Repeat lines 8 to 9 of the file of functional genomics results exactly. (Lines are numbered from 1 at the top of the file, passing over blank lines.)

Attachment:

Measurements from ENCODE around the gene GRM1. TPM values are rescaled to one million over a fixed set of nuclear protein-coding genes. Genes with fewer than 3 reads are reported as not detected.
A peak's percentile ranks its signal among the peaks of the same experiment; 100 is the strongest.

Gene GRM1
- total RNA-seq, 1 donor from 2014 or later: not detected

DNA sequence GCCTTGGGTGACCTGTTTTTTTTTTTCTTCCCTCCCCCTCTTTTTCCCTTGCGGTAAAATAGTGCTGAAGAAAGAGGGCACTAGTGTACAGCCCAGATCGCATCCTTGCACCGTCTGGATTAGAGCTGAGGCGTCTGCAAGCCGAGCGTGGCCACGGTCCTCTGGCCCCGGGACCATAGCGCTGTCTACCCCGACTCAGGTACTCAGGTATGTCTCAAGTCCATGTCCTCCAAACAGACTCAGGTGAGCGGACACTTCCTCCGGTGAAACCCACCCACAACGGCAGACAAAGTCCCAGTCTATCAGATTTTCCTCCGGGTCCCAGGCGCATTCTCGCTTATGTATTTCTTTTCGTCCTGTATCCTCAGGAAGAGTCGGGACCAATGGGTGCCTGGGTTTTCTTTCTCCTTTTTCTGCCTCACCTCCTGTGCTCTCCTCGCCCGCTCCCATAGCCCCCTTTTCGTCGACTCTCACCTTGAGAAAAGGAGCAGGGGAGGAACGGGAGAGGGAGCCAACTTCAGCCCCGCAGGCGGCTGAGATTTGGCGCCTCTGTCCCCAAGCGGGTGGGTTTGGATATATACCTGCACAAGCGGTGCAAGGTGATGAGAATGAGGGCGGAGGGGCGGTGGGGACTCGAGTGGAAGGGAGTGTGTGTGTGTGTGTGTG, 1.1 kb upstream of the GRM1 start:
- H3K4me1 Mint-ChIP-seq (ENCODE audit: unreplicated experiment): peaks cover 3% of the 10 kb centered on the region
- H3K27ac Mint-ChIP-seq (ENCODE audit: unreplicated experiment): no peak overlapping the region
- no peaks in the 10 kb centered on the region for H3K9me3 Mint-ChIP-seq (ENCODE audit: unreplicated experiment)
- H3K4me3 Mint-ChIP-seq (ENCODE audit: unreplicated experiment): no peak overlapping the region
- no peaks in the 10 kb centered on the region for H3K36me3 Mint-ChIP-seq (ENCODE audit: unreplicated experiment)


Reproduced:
- no peaks in the 10 kb centered on the region for H3K9me3 Mint-ChIP-seq (ENCODE audit: unreplicated experiment)
- H3K4me3 Mint-ChIP-seq (ENCODE audit: unreplicated experiment): no peak overlapping the region